Where employee engagement really soars is with Boss C; a combination of both approaches. Jack and Joe conclude "it's better to be nice and tough … both are needed to make real headway in increasing employee engagement. In fact, fully 68% of the employees working for leaders they rated as both effective enhancers and drivers scored in the top 10% on overall satisfaction and engagement with the organization."

Doesn't a powerful combination of both Enhancing and Driving describe the best bosses you've known? It certainly aligns with plenty of other leadership research. We thrive under caring, nurturing, honest leaders who drive, inspire, expect, and accept nothing but the highest standards, continually pushing and stretching everyone to peak performance. When we're treated like trusted partners on the grow, making a significant difference, and achieving outstanding results, we're highly engaged and highly effective. Customer service, quality, safety, productivity, and profits soar. Extraordinary leaders pull and push.

Further Reading:

Tweet Reading: Recommended Online Resources




This section summarizes last month's LinkedIn Updates and Twitter Tweets about online articles or blog posts that I've flagged as worth reading. These are usually posted on weekends when I am doing much of my reading for research, learning, or leisure.

My original tweet commenting on the article precedes each title and descriptor from the original source:

A great example of the power of building a positive culture that infuses an organization with high performance energy.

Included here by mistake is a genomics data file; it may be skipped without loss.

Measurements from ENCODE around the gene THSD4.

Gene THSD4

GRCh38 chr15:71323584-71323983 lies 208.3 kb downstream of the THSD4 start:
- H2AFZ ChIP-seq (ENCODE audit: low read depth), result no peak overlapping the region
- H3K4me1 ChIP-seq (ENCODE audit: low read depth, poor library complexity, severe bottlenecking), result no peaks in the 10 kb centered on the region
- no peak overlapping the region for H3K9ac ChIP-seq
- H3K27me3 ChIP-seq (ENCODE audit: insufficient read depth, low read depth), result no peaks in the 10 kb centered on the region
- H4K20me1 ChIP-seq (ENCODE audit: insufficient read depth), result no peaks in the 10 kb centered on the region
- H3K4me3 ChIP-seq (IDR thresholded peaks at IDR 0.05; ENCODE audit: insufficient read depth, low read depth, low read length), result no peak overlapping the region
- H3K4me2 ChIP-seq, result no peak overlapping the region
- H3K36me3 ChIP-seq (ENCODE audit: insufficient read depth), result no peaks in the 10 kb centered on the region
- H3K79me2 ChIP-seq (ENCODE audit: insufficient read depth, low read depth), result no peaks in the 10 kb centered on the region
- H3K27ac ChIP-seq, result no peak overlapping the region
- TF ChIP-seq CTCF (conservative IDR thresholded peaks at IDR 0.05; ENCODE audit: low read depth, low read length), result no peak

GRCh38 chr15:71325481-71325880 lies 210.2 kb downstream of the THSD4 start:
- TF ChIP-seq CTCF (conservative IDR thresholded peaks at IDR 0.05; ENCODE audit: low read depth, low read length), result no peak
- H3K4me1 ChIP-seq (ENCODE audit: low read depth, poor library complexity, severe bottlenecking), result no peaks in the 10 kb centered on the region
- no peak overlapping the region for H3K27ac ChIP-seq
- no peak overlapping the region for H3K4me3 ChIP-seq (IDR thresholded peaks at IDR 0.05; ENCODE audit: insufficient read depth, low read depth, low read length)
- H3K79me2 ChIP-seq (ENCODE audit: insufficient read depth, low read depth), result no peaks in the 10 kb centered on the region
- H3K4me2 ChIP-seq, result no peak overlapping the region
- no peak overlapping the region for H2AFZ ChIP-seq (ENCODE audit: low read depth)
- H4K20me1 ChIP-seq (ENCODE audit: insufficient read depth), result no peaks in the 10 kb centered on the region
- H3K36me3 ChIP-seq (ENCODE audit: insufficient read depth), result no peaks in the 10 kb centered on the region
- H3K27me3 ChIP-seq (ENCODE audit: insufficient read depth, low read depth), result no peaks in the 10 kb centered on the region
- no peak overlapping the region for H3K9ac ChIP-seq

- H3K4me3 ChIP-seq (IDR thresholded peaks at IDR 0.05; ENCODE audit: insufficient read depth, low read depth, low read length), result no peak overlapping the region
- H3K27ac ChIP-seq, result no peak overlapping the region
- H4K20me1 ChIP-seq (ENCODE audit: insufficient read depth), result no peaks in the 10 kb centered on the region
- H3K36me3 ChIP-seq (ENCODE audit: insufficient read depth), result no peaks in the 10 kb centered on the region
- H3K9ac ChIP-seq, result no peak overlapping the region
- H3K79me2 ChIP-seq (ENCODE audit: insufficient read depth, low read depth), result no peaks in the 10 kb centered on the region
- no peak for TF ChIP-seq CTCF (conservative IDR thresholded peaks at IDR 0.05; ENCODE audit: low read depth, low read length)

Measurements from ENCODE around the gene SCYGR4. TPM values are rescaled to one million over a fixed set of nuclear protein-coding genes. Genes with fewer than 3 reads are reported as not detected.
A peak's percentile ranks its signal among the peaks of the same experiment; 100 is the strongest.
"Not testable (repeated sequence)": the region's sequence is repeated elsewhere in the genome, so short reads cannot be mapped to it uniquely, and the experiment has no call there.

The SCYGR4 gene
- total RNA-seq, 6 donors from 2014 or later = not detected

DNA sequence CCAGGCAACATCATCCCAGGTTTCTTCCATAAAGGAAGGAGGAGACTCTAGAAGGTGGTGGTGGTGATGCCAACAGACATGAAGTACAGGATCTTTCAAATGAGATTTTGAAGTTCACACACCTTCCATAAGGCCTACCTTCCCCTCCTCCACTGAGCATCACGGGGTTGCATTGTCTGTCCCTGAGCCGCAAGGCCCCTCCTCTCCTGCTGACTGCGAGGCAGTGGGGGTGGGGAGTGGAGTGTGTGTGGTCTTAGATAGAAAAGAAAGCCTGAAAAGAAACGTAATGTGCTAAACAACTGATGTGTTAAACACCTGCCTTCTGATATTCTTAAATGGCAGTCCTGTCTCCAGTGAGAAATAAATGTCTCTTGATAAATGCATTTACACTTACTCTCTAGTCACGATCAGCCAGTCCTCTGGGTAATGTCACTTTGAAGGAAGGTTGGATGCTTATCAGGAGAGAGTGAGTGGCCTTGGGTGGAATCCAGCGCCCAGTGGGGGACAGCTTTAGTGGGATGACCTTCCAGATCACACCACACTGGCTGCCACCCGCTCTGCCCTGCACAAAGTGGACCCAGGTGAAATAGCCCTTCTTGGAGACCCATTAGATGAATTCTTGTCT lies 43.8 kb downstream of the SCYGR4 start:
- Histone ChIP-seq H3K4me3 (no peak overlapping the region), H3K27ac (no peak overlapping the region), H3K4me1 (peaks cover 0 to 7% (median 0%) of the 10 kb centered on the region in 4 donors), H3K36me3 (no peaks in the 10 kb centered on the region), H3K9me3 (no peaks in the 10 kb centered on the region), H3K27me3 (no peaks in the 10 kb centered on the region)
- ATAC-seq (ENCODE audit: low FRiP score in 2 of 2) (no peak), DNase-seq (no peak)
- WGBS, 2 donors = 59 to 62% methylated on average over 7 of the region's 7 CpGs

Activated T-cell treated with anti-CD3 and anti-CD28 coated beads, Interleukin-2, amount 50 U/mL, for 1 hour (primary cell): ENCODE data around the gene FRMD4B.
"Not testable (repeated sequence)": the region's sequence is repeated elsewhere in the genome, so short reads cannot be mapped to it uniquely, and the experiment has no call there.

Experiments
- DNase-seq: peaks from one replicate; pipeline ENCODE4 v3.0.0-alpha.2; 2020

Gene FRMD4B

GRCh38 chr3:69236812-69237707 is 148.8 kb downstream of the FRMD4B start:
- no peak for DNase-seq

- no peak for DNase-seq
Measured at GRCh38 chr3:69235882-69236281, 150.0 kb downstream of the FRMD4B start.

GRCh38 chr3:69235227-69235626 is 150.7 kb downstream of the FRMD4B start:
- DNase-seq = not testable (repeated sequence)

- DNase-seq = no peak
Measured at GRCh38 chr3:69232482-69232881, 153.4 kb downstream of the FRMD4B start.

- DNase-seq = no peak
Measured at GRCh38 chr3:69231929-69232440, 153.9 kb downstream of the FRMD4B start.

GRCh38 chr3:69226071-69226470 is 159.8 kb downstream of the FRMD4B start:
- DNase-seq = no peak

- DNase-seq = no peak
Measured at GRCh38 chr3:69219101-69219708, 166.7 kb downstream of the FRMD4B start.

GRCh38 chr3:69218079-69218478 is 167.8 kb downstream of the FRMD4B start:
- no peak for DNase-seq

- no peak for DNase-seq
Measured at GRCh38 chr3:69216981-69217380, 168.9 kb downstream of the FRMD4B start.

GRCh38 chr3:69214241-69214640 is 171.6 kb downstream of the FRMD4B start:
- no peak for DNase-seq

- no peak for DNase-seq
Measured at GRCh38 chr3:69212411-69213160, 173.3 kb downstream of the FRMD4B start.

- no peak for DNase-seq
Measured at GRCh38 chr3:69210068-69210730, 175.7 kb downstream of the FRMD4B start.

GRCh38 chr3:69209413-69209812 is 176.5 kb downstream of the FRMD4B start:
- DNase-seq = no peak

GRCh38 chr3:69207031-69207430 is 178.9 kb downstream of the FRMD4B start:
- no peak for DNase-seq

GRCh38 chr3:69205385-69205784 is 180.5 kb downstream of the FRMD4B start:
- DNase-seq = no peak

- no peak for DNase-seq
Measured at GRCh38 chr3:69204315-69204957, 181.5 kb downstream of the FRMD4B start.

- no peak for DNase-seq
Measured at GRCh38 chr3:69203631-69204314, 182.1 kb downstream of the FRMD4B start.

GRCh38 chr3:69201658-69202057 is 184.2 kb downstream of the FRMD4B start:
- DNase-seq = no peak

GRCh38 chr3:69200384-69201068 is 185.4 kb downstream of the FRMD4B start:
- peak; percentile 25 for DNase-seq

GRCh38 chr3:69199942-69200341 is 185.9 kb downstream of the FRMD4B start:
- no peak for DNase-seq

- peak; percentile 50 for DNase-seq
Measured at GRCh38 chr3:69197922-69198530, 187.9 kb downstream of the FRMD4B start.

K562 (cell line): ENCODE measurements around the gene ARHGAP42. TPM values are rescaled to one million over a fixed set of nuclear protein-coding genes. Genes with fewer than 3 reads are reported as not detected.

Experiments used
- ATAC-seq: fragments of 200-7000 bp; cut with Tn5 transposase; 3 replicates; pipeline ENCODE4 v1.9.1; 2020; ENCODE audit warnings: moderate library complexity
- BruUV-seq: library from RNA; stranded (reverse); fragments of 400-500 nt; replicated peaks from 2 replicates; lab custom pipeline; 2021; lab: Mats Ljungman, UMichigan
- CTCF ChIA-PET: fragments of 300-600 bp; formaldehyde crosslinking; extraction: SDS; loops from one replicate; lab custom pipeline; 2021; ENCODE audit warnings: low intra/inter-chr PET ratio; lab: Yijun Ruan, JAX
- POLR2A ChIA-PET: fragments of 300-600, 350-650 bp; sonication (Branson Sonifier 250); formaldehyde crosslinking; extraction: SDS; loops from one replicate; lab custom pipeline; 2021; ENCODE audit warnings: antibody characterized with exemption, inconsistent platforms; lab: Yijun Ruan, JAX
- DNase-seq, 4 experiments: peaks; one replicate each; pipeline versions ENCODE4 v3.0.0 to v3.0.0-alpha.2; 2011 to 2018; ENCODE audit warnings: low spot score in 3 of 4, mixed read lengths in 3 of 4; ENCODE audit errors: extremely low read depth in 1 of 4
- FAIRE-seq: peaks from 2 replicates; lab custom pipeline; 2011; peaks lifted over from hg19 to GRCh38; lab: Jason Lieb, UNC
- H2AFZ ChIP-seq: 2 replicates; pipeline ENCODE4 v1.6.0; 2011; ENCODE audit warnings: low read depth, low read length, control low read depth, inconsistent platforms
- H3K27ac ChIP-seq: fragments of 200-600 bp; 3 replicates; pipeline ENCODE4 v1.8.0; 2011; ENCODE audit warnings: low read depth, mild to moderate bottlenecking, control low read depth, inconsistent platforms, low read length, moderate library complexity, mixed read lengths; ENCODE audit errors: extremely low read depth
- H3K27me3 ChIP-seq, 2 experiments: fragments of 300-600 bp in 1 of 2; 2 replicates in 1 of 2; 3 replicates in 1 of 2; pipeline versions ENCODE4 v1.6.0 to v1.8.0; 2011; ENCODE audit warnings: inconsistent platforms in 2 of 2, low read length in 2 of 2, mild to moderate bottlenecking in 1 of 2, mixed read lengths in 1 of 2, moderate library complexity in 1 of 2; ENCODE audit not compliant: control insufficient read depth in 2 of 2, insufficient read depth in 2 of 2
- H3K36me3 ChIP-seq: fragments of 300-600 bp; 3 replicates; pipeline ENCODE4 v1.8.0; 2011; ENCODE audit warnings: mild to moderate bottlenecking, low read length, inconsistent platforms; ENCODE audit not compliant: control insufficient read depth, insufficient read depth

"Great job! How Yum Brands uses recognition to build teams & get results" - Geoff Colvin, Fortune magazine
www.money.cnn.com

CEO David Novak has a formula for developing effective leaders. Now other companies are seeking his secret sauce.

We've found that teaching supervisors how to have "courageous conversations" and improve their coaching skills has dramatic results.

"Hard Evidence Of Feedback Reducing Injuries And Altering Organizational Culture" - Sebastian Bailey
www.forbes.com

"Everyday conversation makes the difference -- it's the little chats supervisors have with their employees every day that affect perceived priorities, not the big, sporadic 'leadership' communications."

More on the power of connecting what we love to do -- our passions -- with what we do best -- our strengths.

"5 Profound Insights On Success From A Wharton Professor" - Mark C. Crowley
www.fastcompany.com

"When Wharton Business School Professor Richard Shell was faced with a life-threatening illness, he was forced to think about the big picture. What was success to him? Since then, Shell has dedicated his life to helping folks find true meaning in their own lives and work."

Read The Leader Letter in Twice Weekly Installments


The items in each month's issue of The Leader Letter are first published in my twice weekly blog during the previous month.

If you read each blog post (or issue of The Leader Letter) as it's published over twelve months you'll have read the equivalent of one of my books. And you'll pick up a few practical leadership tips that help you use time more strategically and tame your E-Beast!

Feedback and Follow-Up


I am always delighted to hear from readers of The Leader Letter with feedback, reflections, suggestions, or differing points of view. Nobody is ever identified in The Leader Letter without their permission. I am also happy to explore customized, in-house adaptations of any of my material for your team or organization. Drop me an e-mail at Jim.Clemmer@Clemmer.net or connect with me on LinkedIn, Twitter, FaceBook, or my blog!

May the Force (of strengths) be with you!

Jim



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Copyright 2013 © Jim Clemmer and The CLEMMER Group